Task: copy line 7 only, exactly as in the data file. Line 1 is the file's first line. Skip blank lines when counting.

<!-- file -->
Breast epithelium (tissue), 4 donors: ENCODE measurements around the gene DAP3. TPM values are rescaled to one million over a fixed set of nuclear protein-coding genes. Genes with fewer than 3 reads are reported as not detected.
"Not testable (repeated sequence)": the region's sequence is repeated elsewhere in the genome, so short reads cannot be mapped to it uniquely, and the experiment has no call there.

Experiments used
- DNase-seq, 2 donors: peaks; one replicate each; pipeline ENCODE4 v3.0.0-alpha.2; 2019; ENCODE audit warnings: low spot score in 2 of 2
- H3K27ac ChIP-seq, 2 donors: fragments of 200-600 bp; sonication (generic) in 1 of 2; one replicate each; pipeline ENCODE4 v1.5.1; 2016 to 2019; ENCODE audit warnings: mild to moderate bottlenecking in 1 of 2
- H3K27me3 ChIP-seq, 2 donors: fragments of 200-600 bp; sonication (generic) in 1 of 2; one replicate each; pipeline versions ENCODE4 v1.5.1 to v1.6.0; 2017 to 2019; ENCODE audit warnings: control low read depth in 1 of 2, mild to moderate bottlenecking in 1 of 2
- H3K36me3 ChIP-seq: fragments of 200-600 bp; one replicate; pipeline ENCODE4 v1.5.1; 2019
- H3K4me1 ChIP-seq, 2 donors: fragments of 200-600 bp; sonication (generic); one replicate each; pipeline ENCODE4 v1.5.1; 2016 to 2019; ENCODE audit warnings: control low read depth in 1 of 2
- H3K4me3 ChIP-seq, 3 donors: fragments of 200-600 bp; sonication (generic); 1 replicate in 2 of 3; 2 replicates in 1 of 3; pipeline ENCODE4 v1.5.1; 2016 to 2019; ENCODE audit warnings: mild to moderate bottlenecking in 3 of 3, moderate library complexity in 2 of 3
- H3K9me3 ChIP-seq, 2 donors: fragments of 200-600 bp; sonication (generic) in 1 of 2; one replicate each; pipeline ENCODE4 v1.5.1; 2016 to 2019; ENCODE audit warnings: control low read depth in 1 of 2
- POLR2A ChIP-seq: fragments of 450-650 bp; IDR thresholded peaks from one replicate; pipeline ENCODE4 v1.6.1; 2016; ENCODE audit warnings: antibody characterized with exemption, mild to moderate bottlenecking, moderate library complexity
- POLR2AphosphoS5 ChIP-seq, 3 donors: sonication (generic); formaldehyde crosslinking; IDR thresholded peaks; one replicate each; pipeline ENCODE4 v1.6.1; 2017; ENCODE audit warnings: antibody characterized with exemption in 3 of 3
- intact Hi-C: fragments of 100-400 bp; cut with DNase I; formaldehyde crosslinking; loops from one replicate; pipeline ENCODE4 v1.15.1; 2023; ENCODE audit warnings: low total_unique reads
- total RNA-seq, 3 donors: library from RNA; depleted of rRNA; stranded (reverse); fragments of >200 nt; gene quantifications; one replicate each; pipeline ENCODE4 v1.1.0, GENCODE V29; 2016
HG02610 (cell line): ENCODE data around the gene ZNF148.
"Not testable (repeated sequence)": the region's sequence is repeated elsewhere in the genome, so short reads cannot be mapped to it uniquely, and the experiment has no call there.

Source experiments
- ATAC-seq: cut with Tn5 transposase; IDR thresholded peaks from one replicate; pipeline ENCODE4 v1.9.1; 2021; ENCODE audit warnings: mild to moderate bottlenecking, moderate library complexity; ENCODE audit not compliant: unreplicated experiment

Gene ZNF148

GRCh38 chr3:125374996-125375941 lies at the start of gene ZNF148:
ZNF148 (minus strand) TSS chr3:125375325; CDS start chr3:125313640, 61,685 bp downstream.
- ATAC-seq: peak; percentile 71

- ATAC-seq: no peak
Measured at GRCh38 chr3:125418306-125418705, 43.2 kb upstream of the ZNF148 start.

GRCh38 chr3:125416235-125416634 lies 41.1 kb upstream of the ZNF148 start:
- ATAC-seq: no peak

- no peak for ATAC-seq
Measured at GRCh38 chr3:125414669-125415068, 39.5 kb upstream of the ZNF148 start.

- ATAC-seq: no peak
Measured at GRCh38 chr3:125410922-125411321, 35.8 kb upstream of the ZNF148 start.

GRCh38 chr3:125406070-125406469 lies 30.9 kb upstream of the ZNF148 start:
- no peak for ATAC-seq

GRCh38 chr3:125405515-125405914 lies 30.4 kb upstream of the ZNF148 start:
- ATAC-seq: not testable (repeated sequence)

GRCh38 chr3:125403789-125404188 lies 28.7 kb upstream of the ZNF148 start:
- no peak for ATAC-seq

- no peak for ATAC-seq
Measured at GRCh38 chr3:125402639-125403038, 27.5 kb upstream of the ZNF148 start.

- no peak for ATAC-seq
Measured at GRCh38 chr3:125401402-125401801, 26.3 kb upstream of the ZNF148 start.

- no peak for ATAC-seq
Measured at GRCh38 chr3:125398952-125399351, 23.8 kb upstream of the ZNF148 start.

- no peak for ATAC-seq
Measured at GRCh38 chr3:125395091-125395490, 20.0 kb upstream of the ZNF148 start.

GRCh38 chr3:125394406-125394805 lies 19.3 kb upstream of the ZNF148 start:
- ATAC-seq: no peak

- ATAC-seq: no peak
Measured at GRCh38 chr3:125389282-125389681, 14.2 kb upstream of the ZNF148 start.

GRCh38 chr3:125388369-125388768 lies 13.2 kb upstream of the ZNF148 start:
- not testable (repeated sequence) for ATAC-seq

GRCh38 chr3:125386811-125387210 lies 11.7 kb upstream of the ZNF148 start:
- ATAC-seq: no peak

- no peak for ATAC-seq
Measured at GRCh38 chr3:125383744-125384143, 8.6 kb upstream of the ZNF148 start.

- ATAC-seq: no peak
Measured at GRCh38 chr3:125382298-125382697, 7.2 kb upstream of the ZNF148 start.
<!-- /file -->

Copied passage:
- H3K36me3 ChIP-seq: fragments of 200-600 bp; one replicate; pipeline ENCODE4 v1.5.1; 2019